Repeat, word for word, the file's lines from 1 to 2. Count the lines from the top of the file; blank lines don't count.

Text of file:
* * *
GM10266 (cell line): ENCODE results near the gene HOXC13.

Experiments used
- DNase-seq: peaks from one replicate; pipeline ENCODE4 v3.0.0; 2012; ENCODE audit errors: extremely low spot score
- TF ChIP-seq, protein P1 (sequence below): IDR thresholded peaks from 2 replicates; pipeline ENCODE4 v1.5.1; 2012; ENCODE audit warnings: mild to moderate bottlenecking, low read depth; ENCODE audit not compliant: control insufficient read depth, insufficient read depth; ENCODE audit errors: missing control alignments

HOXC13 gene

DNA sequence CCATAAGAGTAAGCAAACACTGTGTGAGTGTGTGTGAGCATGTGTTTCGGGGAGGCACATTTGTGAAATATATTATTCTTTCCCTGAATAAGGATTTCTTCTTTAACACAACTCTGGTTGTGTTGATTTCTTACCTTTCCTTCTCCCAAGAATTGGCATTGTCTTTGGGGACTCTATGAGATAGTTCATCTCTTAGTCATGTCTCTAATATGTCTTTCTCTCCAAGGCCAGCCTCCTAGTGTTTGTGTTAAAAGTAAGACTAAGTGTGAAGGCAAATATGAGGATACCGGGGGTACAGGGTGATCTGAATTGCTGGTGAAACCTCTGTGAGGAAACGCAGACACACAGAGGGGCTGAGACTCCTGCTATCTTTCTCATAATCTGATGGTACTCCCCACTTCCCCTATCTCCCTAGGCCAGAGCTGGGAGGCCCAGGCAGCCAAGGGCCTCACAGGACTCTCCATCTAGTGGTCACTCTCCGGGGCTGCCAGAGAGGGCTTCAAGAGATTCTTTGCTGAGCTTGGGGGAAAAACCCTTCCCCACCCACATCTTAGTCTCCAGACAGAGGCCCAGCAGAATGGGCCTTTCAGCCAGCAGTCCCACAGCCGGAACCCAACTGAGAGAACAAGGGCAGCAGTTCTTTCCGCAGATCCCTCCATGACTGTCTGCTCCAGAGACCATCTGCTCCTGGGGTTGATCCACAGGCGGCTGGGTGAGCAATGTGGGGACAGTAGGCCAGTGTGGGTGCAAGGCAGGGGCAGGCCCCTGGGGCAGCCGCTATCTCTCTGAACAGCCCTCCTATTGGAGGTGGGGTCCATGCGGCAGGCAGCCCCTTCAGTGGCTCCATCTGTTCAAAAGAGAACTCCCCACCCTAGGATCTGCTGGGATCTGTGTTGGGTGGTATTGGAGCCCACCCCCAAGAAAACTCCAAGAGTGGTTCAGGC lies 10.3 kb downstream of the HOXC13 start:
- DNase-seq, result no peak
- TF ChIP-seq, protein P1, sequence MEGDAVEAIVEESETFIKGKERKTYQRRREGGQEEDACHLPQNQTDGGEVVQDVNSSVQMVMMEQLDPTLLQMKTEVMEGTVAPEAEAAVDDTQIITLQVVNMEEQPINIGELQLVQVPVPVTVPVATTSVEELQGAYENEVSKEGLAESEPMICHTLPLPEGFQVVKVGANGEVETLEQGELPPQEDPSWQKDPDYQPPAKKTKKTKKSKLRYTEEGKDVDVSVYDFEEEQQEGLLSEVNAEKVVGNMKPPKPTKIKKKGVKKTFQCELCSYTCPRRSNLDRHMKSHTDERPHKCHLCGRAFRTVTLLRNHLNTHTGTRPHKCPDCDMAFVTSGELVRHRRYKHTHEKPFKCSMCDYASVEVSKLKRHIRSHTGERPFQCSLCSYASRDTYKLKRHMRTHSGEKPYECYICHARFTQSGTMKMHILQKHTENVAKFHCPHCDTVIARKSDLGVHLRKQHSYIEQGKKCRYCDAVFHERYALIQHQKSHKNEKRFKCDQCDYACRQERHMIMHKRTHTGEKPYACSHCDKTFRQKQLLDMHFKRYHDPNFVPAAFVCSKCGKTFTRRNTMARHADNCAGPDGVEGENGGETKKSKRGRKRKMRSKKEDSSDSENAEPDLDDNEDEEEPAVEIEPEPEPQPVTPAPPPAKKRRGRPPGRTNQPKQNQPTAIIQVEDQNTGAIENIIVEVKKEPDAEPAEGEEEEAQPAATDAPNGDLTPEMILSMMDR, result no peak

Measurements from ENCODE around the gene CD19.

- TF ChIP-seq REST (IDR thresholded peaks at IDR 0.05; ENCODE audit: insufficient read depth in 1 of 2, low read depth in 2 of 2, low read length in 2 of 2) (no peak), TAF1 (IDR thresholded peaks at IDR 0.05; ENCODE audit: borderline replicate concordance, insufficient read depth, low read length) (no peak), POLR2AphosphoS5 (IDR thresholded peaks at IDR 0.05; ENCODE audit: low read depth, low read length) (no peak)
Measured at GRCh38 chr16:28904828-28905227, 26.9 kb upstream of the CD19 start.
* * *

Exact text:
GM10266 (cell line): ENCODE results near the gene HOXC13.

Experiments used